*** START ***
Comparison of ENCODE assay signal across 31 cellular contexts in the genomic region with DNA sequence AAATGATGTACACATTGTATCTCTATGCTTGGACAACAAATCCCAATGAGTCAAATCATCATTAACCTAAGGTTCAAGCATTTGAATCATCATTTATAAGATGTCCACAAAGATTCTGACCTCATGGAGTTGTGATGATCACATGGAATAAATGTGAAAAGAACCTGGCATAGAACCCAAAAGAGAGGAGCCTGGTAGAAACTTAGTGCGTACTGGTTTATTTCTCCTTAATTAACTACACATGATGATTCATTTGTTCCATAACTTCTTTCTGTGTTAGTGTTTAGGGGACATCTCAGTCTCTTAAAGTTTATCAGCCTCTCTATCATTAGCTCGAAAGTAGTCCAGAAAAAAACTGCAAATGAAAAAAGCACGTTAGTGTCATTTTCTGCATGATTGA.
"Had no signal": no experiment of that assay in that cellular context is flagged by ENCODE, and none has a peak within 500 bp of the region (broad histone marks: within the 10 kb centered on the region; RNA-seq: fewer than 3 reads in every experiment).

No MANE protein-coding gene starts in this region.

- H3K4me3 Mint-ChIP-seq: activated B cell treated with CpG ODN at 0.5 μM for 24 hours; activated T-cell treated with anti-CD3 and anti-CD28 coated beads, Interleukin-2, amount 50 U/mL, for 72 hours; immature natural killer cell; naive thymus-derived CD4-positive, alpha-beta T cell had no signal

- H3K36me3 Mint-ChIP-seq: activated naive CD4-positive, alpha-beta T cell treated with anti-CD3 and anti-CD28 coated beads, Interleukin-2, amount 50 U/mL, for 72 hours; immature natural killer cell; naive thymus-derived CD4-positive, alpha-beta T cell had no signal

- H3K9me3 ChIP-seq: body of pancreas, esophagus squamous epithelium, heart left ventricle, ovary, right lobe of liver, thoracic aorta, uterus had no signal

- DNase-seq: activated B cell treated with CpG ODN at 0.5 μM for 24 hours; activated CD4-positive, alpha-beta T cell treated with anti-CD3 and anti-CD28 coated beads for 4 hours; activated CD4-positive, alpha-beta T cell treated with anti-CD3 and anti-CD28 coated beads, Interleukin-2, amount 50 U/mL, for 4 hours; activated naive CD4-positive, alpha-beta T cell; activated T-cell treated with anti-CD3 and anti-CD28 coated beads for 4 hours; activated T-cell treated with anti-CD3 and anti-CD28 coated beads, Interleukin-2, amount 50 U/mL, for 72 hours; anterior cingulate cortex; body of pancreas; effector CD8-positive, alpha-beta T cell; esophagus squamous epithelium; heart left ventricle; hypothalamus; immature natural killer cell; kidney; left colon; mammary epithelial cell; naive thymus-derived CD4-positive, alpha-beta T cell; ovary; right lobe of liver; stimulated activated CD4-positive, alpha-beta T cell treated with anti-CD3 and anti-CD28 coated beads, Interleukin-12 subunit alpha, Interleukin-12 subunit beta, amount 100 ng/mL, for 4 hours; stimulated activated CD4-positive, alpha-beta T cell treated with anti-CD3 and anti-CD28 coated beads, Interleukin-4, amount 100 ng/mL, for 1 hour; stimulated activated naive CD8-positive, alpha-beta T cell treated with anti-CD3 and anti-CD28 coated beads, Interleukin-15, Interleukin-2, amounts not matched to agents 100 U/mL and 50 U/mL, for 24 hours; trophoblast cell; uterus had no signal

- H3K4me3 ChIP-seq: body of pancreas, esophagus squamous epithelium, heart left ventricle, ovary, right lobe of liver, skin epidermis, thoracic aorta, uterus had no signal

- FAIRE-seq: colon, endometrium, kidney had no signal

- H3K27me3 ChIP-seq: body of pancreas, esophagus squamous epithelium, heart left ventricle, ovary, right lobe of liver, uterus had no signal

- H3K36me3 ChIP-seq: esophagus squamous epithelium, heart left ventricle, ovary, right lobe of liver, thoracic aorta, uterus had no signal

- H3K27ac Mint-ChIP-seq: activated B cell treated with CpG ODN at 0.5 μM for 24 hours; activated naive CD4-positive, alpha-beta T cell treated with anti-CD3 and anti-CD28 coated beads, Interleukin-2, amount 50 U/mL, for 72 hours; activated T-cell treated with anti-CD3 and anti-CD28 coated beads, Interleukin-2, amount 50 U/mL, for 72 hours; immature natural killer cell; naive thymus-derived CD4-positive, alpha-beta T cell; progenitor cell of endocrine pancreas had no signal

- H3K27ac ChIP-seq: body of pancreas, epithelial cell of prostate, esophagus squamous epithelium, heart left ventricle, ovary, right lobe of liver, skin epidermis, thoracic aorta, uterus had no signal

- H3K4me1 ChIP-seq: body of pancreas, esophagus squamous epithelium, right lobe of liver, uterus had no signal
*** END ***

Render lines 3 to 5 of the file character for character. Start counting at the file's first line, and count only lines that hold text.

No MANE protein-coding gene starts in this region.

- H3K4me3 Mint-ChIP-seq: activated B cell treated with CpG ODN at 0.5 μM for 24 hours; activated T-cell treated with anti-CD3 and anti-CD28 coated beads, Interleukin-2, amount 50 U/mL, for 72 hours; immature natural killer cell; naive thymus-derived CD4-positive, alpha-beta T cell had no signal

- H3K36me3 Mint-ChIP-seq: activated naive CD4-positive, alpha-beta T cell treated with anti-CD3 and anti-CD28 coated beads, Interleukin-2, amount 50 U/mL, for 72 hours; immature natural killer cell; naive thymus-derived CD4-positive, alpha-beta T cell had no signal